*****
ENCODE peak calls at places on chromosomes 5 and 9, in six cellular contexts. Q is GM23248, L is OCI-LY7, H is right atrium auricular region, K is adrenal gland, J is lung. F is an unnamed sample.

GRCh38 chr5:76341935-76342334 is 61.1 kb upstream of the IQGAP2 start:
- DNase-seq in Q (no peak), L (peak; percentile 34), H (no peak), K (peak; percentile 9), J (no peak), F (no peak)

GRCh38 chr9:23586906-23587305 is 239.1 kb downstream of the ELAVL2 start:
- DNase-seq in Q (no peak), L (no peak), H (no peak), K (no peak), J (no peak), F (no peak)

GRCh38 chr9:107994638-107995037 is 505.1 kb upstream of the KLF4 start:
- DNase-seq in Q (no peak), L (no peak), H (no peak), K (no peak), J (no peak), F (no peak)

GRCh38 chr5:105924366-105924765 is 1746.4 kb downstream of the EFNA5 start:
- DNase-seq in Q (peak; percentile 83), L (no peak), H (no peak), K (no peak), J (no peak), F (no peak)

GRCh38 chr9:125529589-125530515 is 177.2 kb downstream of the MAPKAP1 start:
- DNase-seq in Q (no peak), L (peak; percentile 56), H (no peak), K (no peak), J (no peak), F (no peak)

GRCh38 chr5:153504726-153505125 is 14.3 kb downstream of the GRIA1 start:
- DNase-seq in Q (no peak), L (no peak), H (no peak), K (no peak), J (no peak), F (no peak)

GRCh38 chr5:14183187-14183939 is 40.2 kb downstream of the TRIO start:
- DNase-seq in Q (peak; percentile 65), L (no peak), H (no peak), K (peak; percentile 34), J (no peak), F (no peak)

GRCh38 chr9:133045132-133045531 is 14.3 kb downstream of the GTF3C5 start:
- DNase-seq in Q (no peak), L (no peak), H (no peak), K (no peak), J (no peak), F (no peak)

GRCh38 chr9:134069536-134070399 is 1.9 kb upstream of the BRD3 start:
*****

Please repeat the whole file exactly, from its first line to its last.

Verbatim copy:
ENCODE peak calls at places on chromosomes 5 and 9, in six cellular contexts. Q is GM23248, L is OCI-LY7, H is right atrium auricular region, K is adrenal gland, J is lung. F is an unnamed sample.

GRCh38 chr5:76341935-76342334 is 61.1 kb upstream of the IQGAP2 start:
- DNase-seq in Q (no peak), L (peak; percentile 34), H (no peak), K (peak; percentile 9), J (no peak), F (no peak)

GRCh38 chr9:23586906-23587305 is 239.1 kb downstream of the ELAVL2 start:
- DNase-seq in Q (no peak), L (no peak), H (no peak), K (no peak), J (no peak), F (no peak)

GRCh38 chr9:107994638-107995037 is 505.1 kb upstream of the KLF4 start:
- DNase-seq in Q (no peak), L (no peak), H (no peak), K (no peak), J (no peak), F (no peak)

GRCh38 chr5:105924366-105924765 is 1746.4 kb downstream of the EFNA5 start:
- DNase-seq in Q (peak; percentile 83), L (no peak), H (no peak), K (no peak), J (no peak), F (no peak)

GRCh38 chr9:125529589-125530515 is 177.2 kb downstream of the MAPKAP1 start:
- DNase-seq in Q (no peak), L (peak; percentile 56), H (no peak), K (no peak), J (no peak), F (no peak)

GRCh38 chr5:153504726-153505125 is 14.3 kb downstream of the GRIA1 start:
- DNase-seq in Q (no peak), L (no peak), H (no peak), K (no peak), J (no peak), F (no peak)

GRCh38 chr5:14183187-14183939 is 40.2 kb downstream of the TRIO start:
- DNase-seq in Q (peak; percentile 65), L (no peak), H (no peak), K (peak; percentile 34), J (no peak), F (no peak)

GRCh38 chr9:133045132-133045531 is 14.3 kb downstream of the GTF3C5 start:
- DNase-seq in Q (no peak), L (no peak), H (no peak), K (no peak), J (no peak), F (no peak)

GRCh38 chr9:134069536-134070399 is 1.9 kb upstream of the BRD3 start: